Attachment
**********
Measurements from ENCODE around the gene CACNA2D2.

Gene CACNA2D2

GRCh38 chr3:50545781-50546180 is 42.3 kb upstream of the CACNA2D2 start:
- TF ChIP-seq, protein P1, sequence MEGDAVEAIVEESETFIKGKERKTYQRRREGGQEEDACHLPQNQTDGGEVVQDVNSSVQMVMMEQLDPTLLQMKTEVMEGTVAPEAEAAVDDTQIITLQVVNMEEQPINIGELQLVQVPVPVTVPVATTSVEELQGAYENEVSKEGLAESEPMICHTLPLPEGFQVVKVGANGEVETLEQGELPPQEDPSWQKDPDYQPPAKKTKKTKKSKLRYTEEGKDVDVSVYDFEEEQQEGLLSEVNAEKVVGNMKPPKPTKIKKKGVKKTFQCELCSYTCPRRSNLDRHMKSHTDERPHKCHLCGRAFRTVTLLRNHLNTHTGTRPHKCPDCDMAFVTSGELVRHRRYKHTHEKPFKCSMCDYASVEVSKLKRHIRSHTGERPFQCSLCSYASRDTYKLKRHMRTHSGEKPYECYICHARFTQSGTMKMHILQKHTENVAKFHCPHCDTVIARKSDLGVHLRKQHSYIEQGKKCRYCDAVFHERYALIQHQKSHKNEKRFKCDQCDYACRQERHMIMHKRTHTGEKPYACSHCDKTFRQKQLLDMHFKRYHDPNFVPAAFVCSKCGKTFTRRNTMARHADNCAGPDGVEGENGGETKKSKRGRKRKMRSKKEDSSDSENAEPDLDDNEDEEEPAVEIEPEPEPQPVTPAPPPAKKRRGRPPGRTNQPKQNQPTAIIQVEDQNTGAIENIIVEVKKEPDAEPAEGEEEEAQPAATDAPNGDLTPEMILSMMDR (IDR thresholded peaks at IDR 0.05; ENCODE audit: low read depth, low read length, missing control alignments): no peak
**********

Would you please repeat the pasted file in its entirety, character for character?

Measurements from ENCODE around the gene CACNA2D2.

Gene CACNA2D2

GRCh38 chr3:50545781-50546180 is 42.3 kb upstream of the CACNA2D2 start:
- TF ChIP-seq, protein P1, sequence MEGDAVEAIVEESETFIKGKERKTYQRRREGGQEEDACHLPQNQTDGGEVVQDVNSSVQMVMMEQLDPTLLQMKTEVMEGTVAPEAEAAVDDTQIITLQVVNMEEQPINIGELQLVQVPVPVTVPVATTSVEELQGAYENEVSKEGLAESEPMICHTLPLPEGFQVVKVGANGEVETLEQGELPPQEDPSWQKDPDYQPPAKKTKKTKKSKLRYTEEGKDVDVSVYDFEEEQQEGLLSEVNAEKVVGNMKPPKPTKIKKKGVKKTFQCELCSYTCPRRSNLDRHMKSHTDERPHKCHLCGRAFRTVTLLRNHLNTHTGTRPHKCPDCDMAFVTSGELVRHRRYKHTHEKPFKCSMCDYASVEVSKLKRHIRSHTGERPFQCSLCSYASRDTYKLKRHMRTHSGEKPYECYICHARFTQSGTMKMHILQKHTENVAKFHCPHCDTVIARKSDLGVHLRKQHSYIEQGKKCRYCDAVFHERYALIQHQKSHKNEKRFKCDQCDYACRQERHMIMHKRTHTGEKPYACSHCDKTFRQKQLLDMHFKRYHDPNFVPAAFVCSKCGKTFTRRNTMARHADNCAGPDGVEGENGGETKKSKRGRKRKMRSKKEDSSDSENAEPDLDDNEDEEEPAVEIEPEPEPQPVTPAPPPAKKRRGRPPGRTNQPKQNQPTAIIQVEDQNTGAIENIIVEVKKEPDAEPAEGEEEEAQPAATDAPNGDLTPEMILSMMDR (IDR thresholded peaks at IDR 0.05; ENCODE audit: low read depth, low read length, missing control alignments): no peak